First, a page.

The Status of Working Families in Indiana
The Status of Working Families is a biennial report that analyzes the general state of Indiana's economy as it relates to working families by examining data on poverty, labor force and wages, followed by working-family friendly policy options. 
"Stop, Think, Act: Integrating Self-Regulation in the Early Childhood Classroom"
"Stop, Think, Act: Integrating Self-regulation in the Early Childhood Classroom" offers early childhood teachers the latest research and a wide variety of hands-on activities to help children learn and practice self-regulation techniques. Self-regulation in early childhood leads to strong academic performance,  helps students form healthy friendships, and gives them the social and emotional resources they need to face high-stress situations throughout life.
Jump$tart Financial Literacy Curriculum
Money Smart Week
Money Smart Week is a public awareness campaign designed to help consumers better manage their personal finances and was conceived by the Federal Reserve Bank of Chicago in 2002. MSW is achieved through the collaboration and coordinated effort of organizations across the country including businesses, financial institutions, schools, libraries, not-for-profits, government agencies, and the media. These groups come together to stress the importance of financial literacy, inform consumers about where they can get help, and provide free educational seminars and activities throughout the week. Programming is offered to all demographics and income levels and covers all facets of personal finance from establishing a budget to first time home buying to estate planning.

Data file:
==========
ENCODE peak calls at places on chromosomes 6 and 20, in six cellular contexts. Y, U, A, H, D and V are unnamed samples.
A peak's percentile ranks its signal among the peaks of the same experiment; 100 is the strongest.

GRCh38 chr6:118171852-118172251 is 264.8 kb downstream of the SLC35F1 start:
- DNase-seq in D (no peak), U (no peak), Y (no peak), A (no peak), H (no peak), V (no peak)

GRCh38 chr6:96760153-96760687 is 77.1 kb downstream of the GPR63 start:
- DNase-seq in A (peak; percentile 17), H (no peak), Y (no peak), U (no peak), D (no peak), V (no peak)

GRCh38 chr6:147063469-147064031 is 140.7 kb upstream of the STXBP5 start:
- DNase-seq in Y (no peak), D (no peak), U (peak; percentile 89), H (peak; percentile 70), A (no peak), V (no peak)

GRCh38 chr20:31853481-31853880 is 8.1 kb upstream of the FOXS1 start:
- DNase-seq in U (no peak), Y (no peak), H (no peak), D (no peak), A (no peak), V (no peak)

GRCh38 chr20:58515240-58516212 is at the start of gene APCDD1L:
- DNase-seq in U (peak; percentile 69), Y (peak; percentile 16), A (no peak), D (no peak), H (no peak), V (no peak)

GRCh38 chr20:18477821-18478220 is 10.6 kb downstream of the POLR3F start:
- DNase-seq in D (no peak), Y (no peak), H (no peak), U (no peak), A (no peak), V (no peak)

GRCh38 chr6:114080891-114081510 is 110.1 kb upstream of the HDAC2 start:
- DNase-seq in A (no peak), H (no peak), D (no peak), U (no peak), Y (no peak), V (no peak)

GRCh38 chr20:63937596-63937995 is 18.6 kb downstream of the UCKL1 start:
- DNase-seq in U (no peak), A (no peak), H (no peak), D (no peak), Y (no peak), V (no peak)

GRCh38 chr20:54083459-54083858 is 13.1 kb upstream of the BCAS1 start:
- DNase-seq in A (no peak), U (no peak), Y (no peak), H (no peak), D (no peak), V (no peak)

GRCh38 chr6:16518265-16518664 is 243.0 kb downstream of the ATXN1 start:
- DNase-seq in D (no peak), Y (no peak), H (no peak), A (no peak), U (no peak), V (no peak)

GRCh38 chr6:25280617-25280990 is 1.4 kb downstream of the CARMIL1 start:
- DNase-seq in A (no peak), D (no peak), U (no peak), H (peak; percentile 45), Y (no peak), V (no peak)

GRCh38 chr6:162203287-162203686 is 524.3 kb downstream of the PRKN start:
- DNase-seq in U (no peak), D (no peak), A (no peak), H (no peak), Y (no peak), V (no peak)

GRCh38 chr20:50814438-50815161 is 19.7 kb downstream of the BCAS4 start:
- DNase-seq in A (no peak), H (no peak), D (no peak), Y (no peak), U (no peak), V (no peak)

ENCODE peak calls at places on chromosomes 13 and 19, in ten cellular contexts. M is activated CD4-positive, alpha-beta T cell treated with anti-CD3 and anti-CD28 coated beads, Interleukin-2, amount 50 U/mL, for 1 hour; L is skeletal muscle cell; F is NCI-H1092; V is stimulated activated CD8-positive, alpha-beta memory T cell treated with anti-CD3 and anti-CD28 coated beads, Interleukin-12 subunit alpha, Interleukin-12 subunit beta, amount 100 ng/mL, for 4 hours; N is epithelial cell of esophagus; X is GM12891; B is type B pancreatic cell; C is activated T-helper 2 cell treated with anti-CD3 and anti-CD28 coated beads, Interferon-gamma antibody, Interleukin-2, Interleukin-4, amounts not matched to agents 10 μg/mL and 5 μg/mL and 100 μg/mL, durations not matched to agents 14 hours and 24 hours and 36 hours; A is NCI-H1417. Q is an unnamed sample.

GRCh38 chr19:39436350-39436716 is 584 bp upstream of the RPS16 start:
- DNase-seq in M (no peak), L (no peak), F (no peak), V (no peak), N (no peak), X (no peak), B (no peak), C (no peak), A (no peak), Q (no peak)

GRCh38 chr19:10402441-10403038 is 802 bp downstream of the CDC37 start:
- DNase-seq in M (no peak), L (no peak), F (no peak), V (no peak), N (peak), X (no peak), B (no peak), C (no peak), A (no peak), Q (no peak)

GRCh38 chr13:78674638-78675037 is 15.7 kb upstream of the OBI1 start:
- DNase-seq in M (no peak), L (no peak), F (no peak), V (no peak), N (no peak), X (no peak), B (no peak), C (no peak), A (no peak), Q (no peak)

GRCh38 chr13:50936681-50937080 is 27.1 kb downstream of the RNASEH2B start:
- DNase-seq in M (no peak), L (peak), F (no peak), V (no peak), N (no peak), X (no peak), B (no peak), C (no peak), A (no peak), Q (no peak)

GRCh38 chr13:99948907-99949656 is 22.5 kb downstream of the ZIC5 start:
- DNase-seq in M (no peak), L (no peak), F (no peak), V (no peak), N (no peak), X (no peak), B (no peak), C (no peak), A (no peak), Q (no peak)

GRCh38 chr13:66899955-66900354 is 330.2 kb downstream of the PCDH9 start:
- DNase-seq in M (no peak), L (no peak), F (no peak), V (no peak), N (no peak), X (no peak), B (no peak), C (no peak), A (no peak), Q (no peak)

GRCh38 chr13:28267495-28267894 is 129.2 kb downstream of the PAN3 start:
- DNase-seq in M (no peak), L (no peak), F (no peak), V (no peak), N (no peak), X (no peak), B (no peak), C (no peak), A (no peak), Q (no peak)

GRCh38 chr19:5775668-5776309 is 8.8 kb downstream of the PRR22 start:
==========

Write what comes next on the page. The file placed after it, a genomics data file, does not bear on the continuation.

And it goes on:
Junior Achievement Financial Literacy Curriculum
Jump$tart Coalition is a coalition of financial education stakeholders that work together to prepare the nation's youth for life-long financial success. Junior Achievement inspires and prepares young people to succeed in the global economy and offers programs to impart understanding of economics and business concepts.
Americans everywhere struggle to build strong financial futures for themselves and their families. "What It's Worth" provides a roadmap for what families, communities, and our nation can do to move forward on the path to financial well-being. The book was published by Prosperity Now, formerly CFED, and the Federal Reserve Bank of San Francisco.
"What It's Worth"